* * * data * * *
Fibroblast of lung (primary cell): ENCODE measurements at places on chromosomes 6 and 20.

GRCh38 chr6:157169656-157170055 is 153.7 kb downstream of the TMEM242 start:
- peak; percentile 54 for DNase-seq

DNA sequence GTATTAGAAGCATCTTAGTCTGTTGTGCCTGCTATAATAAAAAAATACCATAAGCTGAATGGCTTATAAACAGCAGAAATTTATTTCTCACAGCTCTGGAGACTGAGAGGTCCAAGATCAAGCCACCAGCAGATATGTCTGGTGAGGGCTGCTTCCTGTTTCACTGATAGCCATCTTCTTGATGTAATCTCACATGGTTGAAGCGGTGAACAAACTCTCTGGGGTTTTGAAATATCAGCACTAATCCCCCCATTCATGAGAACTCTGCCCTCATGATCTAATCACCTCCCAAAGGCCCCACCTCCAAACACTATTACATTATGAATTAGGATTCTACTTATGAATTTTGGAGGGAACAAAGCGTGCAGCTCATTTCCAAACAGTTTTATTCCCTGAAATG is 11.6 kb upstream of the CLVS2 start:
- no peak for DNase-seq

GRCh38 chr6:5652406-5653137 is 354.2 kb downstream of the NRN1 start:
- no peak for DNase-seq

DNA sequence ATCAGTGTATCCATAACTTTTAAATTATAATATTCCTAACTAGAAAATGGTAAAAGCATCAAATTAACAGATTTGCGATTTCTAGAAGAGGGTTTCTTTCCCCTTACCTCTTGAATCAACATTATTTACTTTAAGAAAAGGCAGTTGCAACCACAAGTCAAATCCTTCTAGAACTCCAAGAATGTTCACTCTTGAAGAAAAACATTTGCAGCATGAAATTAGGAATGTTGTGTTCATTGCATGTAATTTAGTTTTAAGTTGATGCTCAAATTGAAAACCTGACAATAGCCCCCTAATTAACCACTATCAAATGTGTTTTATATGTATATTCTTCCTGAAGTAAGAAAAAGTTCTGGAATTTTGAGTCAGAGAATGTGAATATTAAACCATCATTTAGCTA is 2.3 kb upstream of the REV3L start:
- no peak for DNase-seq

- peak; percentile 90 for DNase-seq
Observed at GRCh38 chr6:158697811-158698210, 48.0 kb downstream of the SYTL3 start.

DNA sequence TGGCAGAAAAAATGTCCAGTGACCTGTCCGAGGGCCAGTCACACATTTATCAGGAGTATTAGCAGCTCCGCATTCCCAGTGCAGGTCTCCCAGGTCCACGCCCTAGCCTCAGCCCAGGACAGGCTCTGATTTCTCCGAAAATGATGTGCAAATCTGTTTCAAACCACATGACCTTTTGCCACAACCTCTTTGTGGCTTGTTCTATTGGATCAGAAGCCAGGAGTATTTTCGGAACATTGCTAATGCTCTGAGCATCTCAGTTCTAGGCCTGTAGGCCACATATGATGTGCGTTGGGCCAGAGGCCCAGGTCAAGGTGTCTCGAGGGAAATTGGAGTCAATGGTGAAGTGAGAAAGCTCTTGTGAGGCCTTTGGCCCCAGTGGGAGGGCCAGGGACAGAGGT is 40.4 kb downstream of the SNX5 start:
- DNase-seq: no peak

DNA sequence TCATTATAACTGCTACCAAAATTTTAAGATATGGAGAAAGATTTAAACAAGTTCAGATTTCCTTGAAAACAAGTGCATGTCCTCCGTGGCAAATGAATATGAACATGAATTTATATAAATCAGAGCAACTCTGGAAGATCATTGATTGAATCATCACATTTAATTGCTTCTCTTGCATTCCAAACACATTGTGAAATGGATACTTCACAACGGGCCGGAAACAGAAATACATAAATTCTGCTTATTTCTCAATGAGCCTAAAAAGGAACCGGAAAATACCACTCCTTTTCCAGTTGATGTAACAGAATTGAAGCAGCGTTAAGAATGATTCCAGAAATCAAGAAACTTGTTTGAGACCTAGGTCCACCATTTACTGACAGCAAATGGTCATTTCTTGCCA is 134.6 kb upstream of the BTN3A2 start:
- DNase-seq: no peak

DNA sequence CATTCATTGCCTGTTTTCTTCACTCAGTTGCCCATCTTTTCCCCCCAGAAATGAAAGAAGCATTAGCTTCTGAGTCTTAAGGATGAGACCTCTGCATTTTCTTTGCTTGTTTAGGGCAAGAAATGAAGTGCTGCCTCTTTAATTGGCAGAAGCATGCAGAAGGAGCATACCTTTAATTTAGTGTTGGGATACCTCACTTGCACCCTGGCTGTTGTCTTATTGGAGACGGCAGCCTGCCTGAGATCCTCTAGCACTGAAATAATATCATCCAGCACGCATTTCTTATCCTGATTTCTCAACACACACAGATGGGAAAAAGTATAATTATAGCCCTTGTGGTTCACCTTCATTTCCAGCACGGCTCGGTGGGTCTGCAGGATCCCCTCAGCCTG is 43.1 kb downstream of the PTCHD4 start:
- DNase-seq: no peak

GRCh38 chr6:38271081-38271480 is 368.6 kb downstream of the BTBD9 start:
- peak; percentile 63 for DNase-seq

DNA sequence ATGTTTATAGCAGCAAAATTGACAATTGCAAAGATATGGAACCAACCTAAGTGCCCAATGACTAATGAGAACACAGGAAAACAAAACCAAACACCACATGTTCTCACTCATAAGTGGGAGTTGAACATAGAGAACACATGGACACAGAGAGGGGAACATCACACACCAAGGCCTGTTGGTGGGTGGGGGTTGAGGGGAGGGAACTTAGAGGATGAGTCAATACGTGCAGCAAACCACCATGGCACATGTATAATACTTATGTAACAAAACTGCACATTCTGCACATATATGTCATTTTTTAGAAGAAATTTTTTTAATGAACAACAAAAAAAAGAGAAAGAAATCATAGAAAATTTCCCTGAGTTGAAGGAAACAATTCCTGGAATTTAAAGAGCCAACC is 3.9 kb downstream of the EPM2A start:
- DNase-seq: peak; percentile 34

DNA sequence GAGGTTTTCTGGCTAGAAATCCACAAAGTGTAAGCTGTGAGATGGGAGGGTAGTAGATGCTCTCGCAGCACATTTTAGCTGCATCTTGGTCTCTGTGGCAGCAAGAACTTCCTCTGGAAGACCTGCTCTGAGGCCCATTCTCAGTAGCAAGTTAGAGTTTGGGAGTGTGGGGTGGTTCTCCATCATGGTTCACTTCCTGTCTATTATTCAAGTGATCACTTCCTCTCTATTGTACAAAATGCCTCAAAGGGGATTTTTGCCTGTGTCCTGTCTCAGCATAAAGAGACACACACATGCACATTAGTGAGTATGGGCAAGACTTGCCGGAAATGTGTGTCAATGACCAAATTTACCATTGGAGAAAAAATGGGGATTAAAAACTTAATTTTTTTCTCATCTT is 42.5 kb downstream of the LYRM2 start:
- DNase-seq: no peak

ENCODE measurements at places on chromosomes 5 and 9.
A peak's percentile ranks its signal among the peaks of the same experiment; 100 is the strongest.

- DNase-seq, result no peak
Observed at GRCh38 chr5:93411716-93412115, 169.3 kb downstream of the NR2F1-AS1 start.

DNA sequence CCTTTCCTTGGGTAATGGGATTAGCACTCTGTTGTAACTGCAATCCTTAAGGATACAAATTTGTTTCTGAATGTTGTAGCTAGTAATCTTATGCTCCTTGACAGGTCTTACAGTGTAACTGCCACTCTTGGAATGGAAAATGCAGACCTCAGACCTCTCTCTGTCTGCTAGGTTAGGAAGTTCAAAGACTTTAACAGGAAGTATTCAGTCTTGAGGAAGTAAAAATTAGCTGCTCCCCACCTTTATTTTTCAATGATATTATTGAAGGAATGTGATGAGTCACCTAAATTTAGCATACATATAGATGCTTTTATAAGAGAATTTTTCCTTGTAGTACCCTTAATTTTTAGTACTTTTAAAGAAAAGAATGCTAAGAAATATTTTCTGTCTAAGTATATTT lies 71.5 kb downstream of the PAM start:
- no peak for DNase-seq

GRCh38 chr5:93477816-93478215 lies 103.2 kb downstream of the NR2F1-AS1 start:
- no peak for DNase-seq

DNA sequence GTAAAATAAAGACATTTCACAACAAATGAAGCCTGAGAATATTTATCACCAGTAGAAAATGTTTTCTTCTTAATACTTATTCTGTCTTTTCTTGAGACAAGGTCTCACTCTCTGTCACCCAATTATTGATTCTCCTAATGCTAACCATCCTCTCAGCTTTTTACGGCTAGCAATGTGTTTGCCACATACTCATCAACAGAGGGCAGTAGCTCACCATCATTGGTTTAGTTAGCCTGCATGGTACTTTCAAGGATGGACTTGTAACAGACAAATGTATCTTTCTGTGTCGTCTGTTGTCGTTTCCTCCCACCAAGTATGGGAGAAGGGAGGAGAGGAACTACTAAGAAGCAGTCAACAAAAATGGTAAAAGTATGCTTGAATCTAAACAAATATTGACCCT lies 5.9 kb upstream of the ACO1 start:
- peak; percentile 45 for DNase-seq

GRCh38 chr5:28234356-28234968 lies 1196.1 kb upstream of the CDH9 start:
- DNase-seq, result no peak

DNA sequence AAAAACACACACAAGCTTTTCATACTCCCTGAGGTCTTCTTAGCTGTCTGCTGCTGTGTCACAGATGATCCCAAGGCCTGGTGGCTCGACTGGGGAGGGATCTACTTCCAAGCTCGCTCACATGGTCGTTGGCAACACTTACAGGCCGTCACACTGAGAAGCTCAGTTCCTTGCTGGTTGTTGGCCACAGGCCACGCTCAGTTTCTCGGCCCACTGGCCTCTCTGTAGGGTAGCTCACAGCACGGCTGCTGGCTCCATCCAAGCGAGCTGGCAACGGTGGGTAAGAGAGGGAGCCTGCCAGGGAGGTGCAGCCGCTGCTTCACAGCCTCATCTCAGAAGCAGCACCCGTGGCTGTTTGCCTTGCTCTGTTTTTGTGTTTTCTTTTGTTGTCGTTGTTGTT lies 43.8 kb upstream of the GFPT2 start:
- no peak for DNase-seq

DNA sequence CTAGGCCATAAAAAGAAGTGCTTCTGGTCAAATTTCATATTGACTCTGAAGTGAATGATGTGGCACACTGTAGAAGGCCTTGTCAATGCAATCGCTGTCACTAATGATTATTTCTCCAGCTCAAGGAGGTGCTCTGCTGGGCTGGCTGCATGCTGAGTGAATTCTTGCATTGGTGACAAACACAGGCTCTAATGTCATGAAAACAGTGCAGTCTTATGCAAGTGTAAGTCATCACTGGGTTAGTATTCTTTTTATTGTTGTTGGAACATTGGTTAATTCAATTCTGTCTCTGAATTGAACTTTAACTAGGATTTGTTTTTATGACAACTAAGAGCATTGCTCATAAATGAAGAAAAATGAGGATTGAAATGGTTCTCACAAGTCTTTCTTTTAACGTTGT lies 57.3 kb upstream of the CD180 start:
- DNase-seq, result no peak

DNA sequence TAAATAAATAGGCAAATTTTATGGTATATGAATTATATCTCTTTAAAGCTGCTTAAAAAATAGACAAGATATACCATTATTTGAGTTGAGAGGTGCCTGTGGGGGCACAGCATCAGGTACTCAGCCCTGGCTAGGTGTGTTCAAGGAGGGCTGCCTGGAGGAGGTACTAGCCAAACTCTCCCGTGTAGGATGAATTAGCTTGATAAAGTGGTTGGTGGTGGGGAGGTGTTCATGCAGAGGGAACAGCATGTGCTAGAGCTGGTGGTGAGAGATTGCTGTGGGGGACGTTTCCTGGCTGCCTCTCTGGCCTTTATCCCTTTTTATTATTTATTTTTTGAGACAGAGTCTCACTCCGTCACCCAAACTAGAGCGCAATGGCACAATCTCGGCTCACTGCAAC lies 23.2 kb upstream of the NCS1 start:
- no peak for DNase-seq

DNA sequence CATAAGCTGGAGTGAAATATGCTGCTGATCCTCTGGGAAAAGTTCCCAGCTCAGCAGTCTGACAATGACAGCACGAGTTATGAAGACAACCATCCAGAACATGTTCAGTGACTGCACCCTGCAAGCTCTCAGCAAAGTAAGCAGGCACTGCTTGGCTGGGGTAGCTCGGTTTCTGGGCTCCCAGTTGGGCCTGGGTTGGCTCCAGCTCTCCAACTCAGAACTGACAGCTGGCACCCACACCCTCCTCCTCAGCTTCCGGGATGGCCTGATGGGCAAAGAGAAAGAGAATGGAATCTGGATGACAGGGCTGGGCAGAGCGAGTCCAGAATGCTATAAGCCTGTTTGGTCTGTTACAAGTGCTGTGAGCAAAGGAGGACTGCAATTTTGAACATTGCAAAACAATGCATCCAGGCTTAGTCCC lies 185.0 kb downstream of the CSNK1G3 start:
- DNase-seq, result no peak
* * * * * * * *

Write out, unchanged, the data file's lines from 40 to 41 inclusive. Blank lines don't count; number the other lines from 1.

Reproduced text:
DNA sequence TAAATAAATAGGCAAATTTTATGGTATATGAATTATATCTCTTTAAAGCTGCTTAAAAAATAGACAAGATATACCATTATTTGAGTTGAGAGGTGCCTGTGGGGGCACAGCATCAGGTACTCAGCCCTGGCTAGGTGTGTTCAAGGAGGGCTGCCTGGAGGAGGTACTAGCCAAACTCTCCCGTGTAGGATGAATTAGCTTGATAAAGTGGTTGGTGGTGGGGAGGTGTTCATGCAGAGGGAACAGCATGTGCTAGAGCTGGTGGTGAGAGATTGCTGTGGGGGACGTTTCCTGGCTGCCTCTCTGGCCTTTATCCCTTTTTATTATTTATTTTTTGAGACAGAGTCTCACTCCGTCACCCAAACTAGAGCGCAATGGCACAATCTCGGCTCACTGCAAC lies 23.2 kb upstream of the NCS1 start:
- no peak for DNase-seq